Payment is major obstacle in trauma negotiations

August 17, 2002|by SCOTT BUTKI

Washington County Hospital officials hope a meeting in Annapolis next week to discuss the hospital trauma center will help resolve a problem related to uninsured patients, hospital spokeswoman Maureen Theriault said Friday.

The meeting was called by Maryland House Speaker Casper R. Taylor to find a way to reopen the hospital's trauma center, which suspended operations June 1.

One of the sticking points in discussions between the hospital administration and trauma surgeons is how physicians can be reimbursed for treating patients who can't pay for emergency medical care.


State law prohibits hospitals from turning away people who need medical attention even if they can't afford to pay for it, said Del. John P. Donoghue, D-Washington, who is on the Washington County Hospital Trauma Center Task Force.

About 20 percent of Washington County trauma center patients can't pay for medical services because they do not have insurance, Theriault said.

Out of 64,000 people taken to the hospital emergency room last year, 744 received trauma care, hospital officials have said. Of those, about 250 were treated and released.

The hospital administration hopes a way can be found for physicians to be paid for their services when patients can't pay their bills, Theriault said. The administration is not recommending whether that money should come from the government, insurance companies or another source, she said.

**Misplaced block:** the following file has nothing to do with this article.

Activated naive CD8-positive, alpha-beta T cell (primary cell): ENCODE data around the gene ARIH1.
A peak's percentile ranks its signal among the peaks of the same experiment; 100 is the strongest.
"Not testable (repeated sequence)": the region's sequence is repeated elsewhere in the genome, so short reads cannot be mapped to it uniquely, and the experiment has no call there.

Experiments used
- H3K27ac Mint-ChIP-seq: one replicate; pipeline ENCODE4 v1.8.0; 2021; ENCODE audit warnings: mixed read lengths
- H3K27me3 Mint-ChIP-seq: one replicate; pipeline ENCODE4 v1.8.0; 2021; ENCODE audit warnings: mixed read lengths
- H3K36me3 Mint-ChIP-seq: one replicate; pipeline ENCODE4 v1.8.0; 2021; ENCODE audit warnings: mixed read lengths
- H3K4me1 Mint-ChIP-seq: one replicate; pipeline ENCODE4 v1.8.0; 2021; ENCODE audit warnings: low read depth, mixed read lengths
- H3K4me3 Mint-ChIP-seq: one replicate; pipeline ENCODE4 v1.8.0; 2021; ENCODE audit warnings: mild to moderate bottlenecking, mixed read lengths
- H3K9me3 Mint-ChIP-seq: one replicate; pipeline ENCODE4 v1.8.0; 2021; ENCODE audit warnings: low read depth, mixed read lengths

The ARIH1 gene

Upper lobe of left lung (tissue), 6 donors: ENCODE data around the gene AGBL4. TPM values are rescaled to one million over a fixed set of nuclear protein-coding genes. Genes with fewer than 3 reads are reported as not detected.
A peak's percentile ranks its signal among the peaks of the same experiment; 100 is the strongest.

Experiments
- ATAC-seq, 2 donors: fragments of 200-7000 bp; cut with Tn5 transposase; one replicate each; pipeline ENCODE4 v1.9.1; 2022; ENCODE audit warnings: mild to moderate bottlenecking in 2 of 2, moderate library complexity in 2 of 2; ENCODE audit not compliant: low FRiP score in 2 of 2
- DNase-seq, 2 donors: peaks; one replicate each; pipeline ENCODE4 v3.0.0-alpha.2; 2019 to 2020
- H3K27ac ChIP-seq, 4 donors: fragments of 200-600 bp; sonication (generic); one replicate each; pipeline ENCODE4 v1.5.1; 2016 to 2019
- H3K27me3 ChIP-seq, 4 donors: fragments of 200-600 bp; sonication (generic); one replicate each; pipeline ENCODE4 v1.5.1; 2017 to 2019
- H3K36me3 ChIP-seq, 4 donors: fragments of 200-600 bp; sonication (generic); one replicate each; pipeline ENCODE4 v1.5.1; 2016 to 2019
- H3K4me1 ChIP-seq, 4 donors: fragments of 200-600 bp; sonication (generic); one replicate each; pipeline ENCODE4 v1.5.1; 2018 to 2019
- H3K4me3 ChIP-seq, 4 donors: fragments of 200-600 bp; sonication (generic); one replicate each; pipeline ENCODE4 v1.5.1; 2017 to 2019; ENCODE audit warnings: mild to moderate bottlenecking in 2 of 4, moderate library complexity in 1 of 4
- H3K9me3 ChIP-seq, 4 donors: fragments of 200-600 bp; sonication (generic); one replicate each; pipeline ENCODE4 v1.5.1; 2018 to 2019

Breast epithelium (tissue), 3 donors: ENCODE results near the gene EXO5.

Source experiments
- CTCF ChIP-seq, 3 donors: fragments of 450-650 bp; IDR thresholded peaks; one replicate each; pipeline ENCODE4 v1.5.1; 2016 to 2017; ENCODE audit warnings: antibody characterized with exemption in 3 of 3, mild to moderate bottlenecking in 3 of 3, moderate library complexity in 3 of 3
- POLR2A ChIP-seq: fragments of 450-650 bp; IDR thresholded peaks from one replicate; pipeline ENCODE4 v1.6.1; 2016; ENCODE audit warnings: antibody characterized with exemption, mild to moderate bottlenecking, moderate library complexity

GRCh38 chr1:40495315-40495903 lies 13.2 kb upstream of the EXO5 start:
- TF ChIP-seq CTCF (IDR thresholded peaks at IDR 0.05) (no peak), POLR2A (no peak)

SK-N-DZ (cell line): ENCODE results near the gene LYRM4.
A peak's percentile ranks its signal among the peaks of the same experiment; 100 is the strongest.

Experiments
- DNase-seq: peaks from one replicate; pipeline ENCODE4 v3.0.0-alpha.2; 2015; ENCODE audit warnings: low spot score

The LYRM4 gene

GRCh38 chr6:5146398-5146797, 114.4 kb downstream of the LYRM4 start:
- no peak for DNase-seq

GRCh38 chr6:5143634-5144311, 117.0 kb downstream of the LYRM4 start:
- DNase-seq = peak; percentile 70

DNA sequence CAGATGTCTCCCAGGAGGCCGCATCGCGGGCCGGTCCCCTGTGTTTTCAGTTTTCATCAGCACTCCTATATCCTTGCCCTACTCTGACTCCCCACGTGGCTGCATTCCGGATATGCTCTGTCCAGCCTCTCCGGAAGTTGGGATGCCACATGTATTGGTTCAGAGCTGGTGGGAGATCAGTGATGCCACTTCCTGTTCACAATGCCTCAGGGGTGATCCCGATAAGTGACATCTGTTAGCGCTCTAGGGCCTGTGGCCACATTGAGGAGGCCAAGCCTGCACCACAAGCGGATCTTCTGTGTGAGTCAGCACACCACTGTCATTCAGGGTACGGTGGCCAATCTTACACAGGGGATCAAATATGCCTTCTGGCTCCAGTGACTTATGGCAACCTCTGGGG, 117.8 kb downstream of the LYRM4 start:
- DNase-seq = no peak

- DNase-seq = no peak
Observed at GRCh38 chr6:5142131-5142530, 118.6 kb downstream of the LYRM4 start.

Donoghue co-sponsored state legislation that was adopted this year asking state commissions to explore the issue.

A second sticking point is that trauma center surgeons are financially limited by their obligation to be available exclusively for trauma patients.

When the surgeons are on call at the hospital, they are not supposed to treat nontrauma patients or perform elective surgery even if there are no trauma patients, said Mary Beachley, director of the Office of Hospital Programs for the Maryland Institute of Emergency Medical Services System and a trauma center task force member.

As a result, the physicians do not generate the income they would if they were seeing regular patients.

To make up for that, the hospital reimburses the trauma surgeons at a set rate for each hour they are at the hospital, Theriault said. She would not reveal that rate.

The hospital paid about $1 million last year to trauma surgeons and administrators, said Deborah Addo, vice president for hospital patient care services and a task force member.

Separately, physicians charge patients or their insurance companies for services provided, Theriault said.

Last year it cost about $6.2 million a year to run the trauma center, a spokeswoman said. The hospital has been subsidizing the trauma center's operation by about $1.9 million a year, hospital officials have said.

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